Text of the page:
Ribeiro's Versatility on Display in Union Rookie's Home Debut

Ribeiro played the second half against Crystal Palace in central defense


Pedro Ribeiro with Crystal Palace manager Tony Pulis

July 27, 2014

Courtesy of Matthew De George, Delaware County Daily Times

CHESTER, Pa. - In many ways, Friday wasn't the debut Pedro Ribeiro had envisioned.

The first-round pick in the 2014 MLS SuperDraft was forced to wait some four months into the season to see his first minutes at PPL Park. When they finally came, the appearance wasn't in a competitive fixture. It wasn't even at the position for which he was drafted.

Nonetheless, Ribeiro relished all 45 of his minutes in a Philadelphia Union kit Friday night in a 1-0 loss to Crystal Palace in an international friendly, the rookie's long-awaited home debut with the club that picked him 15th in the draft.

"It's a moment I've been waiting for since I got drafted," Ribeiro said. "Even though it's not an MLS game or Open Cup game or official game, but it was good to get on the field with the guys. I got some touches on the ball in a real game. I've played a bunch of games with Harrisburg, but it's still a different environment. It's good to have that first opportunity here at PPL."

Ribeiro's rookie journey has been all-too-familiar for the Union's recent recruits. Andre Blake, who was stellar in net with six saves against the Barclays Premier League club Friday, and Ribeiro are two of nine picks from the 19-selection first round not to have suited up for their clubs in MLS play yet.

Ribeiro has only made the bench for one MLS game, the June 28 trip to New England. He also made the matchday 18-man roster in two U.S. Open Cup fixtures without getting on the field.

The 6-4 Ribeiro has been confined mostly to Harrisburg City, where he's played in seven games for the club, scoring his first two goals of the season Wednesday night. With the Islanders, he's been used mostly as a forward or as the No. 10 midfield player the Union project him as. He played sparingly in defense early in the season to fill in for injuries, and he's capable of holding court deep in midfield. But the consensus is that his physicality and soft touch make him a unique asset as a play-making midfielder, a position where he towers over peers, by six or eight inches in some cases, and is capable of bearing the punishment from center backs and defensive midfielders.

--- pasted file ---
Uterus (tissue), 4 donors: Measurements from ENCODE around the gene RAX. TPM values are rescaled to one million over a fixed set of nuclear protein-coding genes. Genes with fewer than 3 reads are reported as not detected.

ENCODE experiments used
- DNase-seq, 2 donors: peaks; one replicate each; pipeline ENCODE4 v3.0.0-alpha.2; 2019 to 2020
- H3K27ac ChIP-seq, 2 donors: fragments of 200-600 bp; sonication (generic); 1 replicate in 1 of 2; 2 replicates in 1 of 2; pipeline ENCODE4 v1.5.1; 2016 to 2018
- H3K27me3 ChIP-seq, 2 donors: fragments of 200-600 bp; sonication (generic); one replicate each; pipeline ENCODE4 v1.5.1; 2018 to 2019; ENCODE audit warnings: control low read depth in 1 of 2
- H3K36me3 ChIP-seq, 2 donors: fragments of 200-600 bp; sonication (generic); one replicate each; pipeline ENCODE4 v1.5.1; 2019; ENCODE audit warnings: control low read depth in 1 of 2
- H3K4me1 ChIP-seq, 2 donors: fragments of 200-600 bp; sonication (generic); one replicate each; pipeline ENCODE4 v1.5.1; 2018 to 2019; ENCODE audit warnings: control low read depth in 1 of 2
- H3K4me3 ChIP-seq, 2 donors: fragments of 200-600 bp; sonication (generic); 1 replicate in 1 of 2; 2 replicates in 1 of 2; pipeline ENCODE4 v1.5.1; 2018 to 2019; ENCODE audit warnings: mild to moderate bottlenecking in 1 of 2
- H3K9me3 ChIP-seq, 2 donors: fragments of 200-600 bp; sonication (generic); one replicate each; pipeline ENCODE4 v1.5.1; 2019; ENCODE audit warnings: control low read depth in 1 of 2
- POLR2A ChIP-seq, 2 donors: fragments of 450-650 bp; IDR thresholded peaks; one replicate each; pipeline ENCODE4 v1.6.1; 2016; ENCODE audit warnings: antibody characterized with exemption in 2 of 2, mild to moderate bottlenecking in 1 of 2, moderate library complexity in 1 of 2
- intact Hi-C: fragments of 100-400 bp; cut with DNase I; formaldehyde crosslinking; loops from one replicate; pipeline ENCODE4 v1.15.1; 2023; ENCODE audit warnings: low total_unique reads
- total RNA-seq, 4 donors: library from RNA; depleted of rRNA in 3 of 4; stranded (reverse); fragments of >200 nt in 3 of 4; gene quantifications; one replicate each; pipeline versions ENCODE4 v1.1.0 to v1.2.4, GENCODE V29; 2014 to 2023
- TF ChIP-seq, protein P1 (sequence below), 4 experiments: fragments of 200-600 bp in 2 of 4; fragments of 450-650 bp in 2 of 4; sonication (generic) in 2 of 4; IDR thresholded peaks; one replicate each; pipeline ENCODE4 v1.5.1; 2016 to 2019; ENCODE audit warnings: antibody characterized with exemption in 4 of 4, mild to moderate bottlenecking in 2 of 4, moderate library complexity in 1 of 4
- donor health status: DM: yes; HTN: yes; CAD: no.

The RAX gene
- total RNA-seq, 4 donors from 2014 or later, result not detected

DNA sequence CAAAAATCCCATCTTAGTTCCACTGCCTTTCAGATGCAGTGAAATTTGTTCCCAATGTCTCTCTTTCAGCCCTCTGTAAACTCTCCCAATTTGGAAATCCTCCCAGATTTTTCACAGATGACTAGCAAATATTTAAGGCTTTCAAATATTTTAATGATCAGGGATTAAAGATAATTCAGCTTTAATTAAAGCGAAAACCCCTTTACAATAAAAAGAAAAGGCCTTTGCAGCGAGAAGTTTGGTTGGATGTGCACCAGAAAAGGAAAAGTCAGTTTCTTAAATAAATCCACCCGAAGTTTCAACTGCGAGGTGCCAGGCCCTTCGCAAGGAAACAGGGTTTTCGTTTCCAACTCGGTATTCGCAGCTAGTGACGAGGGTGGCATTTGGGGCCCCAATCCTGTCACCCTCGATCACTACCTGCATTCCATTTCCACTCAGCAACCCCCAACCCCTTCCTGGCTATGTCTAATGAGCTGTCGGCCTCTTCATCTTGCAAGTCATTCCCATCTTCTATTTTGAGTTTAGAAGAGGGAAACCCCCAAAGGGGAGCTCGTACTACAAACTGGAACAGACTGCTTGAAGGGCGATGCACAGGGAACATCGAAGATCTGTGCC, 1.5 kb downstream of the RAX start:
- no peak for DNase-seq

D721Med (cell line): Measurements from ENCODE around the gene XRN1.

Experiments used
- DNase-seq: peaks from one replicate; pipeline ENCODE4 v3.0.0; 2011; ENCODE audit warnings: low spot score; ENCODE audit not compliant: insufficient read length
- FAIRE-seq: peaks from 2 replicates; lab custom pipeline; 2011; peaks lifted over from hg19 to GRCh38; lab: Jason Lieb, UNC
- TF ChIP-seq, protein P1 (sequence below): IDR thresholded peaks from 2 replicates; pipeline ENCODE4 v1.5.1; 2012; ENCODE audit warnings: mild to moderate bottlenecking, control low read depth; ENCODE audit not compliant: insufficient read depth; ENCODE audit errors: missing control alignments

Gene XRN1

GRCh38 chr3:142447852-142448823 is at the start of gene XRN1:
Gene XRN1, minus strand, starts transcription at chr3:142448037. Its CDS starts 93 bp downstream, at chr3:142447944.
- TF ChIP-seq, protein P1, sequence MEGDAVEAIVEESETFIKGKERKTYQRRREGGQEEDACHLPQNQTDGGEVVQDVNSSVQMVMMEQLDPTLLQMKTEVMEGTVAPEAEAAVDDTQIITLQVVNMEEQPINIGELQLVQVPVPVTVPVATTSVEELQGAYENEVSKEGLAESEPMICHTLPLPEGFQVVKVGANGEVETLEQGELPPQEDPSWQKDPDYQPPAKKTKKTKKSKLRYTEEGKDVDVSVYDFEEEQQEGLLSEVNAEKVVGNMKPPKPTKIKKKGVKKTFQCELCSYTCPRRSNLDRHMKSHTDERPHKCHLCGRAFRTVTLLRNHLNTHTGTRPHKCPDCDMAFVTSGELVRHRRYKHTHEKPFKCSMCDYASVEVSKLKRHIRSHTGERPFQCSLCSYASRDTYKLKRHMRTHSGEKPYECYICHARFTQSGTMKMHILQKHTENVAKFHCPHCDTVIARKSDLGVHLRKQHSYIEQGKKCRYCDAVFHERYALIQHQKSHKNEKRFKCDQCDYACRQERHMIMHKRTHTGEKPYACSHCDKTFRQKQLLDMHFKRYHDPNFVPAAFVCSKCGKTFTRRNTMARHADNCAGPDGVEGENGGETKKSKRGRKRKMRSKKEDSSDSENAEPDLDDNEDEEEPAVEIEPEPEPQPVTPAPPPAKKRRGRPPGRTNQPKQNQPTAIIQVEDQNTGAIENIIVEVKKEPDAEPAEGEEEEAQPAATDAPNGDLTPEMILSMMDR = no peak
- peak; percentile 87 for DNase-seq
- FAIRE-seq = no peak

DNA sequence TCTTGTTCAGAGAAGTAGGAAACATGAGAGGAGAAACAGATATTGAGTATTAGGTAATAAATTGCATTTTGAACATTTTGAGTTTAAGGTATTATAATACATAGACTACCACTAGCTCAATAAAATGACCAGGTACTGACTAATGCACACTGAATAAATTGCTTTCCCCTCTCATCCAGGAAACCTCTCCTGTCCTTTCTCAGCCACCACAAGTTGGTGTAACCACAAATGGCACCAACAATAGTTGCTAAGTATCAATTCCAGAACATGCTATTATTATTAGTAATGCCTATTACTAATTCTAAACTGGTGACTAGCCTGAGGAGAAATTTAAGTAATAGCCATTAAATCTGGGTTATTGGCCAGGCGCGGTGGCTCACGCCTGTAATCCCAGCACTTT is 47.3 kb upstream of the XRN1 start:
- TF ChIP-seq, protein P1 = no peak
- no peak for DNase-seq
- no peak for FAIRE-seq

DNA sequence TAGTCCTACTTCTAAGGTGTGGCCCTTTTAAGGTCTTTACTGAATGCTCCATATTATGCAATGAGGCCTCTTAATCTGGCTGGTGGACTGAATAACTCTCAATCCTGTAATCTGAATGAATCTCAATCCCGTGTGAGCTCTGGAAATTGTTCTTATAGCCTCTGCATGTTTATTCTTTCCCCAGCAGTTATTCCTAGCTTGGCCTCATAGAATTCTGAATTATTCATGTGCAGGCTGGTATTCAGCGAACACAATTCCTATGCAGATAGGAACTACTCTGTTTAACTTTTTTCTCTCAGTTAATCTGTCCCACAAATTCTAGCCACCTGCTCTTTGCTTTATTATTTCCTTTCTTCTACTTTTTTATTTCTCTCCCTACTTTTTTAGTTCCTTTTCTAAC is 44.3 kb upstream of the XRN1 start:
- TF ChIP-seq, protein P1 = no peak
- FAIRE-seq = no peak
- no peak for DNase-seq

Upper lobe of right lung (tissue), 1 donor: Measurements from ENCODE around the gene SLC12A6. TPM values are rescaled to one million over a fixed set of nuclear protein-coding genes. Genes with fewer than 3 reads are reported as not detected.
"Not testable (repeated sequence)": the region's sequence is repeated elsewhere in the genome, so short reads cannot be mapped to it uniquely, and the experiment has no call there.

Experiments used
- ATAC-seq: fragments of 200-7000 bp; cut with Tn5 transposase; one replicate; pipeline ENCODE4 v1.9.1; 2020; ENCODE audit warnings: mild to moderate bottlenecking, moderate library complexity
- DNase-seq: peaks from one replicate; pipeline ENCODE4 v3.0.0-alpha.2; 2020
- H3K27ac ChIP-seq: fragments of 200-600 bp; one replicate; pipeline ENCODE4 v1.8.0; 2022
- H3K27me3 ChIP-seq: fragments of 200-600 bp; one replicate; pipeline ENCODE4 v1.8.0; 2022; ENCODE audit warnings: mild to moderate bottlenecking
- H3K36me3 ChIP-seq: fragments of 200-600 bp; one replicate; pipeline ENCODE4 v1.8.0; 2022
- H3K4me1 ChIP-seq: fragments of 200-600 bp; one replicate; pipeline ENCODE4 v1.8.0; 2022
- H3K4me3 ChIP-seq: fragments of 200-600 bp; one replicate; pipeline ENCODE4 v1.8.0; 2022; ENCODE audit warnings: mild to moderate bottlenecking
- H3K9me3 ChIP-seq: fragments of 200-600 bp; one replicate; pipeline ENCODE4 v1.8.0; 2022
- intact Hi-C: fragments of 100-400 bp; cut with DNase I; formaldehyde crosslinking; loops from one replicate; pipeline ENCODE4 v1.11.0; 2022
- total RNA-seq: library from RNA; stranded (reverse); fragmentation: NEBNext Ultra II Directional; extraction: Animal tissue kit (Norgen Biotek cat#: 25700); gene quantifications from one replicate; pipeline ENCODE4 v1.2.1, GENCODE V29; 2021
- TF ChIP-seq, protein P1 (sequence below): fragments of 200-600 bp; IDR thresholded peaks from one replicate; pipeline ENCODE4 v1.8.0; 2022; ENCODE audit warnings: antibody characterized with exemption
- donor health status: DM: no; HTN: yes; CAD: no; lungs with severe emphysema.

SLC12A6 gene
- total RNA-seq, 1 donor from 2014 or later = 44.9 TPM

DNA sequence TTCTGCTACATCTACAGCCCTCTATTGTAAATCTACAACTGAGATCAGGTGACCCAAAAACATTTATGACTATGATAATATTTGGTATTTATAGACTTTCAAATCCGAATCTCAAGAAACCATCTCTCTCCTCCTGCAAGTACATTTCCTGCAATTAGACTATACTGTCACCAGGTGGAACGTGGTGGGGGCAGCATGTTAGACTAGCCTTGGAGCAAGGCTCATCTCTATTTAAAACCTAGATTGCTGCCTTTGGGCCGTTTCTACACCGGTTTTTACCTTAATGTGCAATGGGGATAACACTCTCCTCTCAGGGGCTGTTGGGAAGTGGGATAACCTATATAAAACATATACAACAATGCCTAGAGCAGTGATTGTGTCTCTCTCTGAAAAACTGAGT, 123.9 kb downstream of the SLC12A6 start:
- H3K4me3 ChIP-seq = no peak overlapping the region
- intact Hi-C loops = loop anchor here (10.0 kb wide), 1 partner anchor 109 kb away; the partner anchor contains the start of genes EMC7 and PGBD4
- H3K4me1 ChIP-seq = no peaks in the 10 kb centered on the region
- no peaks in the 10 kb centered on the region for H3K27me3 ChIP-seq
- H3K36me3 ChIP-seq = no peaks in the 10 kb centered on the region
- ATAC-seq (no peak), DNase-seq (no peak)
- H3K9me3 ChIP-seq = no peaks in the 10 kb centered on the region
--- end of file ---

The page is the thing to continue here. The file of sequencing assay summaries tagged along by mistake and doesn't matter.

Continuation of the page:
The fact that he was utilized in central defense Friday -- deputizing due to a couple of late injuries, according to Union manager Jim Curtin -- isn't indicative of the club's future direction for him.

As he has all season, Ribeiro took that decision in stride, playing well against Crystal Palace's second unit and making a couple of good recoveries, showing his speed and tackling ability.

The fact that he was able to shine in defense two days after starring in attack for Harrisburg illustrates his versatility and value.

"I feel like nowadays you have to be an overall player, you have to be able to play in different positions, even though they are completely opposite positions," he said. "As a center back, I try to think ahead of the forwards and what they're going to do. And I'm a forward, so I try and figure out what they're trying to do. I try to adjust day-by-day and be ready for whatever it is."

The reminder of Ribeiro's immense promise Friday has reignited debate as to where he belongs. The player identifies most strongly as an attacker, and with the Union having some say in his utilization in that capacity with developmental partner Harrisburg, it's clear that the staff is leaning the same way.

Curtin was less equivocal, recognizing in equal parts Ribeiro's promise and the club's need to find him a permanent home on the field.

"He's one of those guys that can play multiple positions," Curtin said. "We do have to find which one's best, though. You don't want to get caught, and it happens to guys in our league a lot. Is he a center back? Is he an attacking player? Is he a left-sided guy? And next thing you know, you're kind of scrambling team to team."

While Curtin and company decide, Ribeiro is keen to keep improving as a player, at whatever position he's told to play.

"We talk a lot about that in practice, and I've told him since day one, `whatever you need, coach,' first with (John Hackworth) and now with Jim stepping up as a head coach," Ribeiro said. "I still talk to him every day, and whatever he needs from me, I'm up for it. If he needs me to play left back, forward, anything -- I'll do it."



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